How much can Tories gain by Reforming their Appeal?

by Prof Richard Rose, 1 December 2023

The Conservative Party has spent almost four years reforming its appeal since it won a big victory at the 2019 general election. The net effect is that it has lost the support of more than half the people who voted for it at the last election. If it doesn't make any more changes, then it is likely to win only 121 MPs at the next general election. This would be the party's worst showing in modern electoral history.

Ex-Conservatives have gone three different ways. The largest bloc are a fifth of its former voters who are disoriented and tell YouGov that they don't know how they will vote now. This implies that if Rishi Sunak revived the appeal that won the Tories a big majority then, the Tory vote would increase by three-quarters. However, this is impossible for the electoral appeal then was to get Brexit done. Other issues, such as the cost of living, are now of greatest concern.

Probability of Parliamentary outcomes December 2023

A second strategy would be to move to the centre to win back the support of ex-Tories who now support the Liberal Democrats or Labour. One problem is that the Labour Party under Sir Keir Starmer has already moved toward the centre. A second problem is that a move to the centre would lose support from Tories who would prefer a move to the right.

The third strategy is hidden in plain sight: regain the support of ex-Tories who say they would now vote for the Reform Party. The Reform Party has put Brexit behind it: its slogan – Make Britain Great – is a traditional Tory slogan. Two of its major policies – zero net immigration and lower taxes – are favoured by the Tory right. Two more policies – cheaper energy and reducing NHS waiting lists – appeal to all parties but embarrass the government of the day as they are easier to promise than to deliver.

At most a shift to the right would add the 8 percent of Reform supporters to the current Tory support. If this were to happen, Electoral Calculus reckons it would save 89 seats that the Tories are likely to lose in present circumstances. A more realistic assumption is that the Conservatives would do well to gain as much as two-thirds of current Reform support by a shift to the right. That would still save the party 72 seats – all other conditions remaining equal.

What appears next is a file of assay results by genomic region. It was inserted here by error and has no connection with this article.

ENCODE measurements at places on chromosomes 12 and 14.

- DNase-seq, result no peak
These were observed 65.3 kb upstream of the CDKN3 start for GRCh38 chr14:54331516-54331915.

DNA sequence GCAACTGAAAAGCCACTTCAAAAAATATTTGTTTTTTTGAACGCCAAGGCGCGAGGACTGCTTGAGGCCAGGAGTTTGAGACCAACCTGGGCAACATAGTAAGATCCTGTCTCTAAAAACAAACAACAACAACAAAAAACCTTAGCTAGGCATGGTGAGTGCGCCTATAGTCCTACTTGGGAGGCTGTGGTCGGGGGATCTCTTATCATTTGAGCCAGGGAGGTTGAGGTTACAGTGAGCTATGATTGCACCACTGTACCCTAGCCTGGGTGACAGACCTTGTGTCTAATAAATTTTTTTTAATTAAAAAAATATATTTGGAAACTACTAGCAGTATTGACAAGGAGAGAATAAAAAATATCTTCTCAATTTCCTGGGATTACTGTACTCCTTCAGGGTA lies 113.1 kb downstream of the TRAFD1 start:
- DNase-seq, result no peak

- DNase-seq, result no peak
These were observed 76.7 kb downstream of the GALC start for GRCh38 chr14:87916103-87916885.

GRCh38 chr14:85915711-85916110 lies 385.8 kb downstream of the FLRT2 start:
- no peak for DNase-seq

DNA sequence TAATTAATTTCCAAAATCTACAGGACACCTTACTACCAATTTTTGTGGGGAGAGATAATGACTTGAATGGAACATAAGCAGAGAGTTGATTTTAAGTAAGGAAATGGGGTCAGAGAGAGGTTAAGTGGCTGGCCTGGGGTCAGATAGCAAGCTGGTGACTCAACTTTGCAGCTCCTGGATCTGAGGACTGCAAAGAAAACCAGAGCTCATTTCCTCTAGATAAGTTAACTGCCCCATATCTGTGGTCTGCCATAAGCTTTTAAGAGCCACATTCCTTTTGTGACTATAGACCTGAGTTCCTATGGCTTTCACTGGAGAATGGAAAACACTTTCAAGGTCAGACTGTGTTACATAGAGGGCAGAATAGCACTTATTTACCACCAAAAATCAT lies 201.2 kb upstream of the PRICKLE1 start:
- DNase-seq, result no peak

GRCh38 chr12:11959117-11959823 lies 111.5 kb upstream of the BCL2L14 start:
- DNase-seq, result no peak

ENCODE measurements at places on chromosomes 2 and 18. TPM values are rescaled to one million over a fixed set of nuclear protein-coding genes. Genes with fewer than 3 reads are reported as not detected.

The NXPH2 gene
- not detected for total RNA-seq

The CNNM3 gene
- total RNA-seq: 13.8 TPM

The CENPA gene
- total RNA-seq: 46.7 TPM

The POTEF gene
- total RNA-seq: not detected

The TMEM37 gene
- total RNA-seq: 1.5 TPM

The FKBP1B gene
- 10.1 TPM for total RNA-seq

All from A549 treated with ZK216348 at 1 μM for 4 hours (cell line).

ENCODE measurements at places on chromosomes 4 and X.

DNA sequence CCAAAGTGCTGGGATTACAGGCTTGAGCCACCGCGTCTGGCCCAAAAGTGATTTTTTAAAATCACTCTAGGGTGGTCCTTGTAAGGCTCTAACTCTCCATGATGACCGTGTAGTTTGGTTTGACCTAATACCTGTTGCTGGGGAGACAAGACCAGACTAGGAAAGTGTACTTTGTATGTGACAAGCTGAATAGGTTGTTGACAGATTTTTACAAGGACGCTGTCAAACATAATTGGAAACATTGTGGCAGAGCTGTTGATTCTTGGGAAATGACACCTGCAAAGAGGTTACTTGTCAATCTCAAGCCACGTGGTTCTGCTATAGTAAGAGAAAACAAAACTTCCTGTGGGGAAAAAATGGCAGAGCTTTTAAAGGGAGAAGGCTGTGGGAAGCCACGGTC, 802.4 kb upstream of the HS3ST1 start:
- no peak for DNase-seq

At best, a shift to the right would reduce an electoral bloodbath to a major haemorrhage, since it would not stop Labour from winning control of government. Seats gained with Reform supporters in the Tory fold would give it only 210 MPs, and leave Sir Keir Starmer occupying Downing Street with a comfortable majority and 381 Labour MPs. If the Conservative gain dropped to two-thirds of Reform voters, the Tories would have 193 MPs on opposition benches facing a horde of Labour MPs more than double their size.

The stronger the shift to the right, the more the Conservatives risk the defection of some current supporters who favour centrist policies. This number of centrists has been radically reduced by losses of the past four years. The main likely beneficiary would be the Liberal Democrats. Without such defections, a rightward shift could cost the party up to one-third of the 31 seats the Liberal Democrats are reckoned to gain from a Tory bloodbath.

Under any set of assumptions, the first-past-the-post electoral system appears likely to keep the Reform Party from winning seats at the next general election. But it doesn't need to win seats in order to exercise political influence. Fielding candidates that cost the Tories upwards of one hundred MPs would give those who survived a case for making a turn to the right. Moreover, if Nigel Farage returned from the Australian jungle with a taste for English red meat he could give the Reform Party a single MP who offered the Tories a proven right-wing leader.

Richard Rose is Britain's senior psephologist and an expert on party government. His new book 'How Sick is British Democracy?: a Clinical Analysis' is published by Palgrave.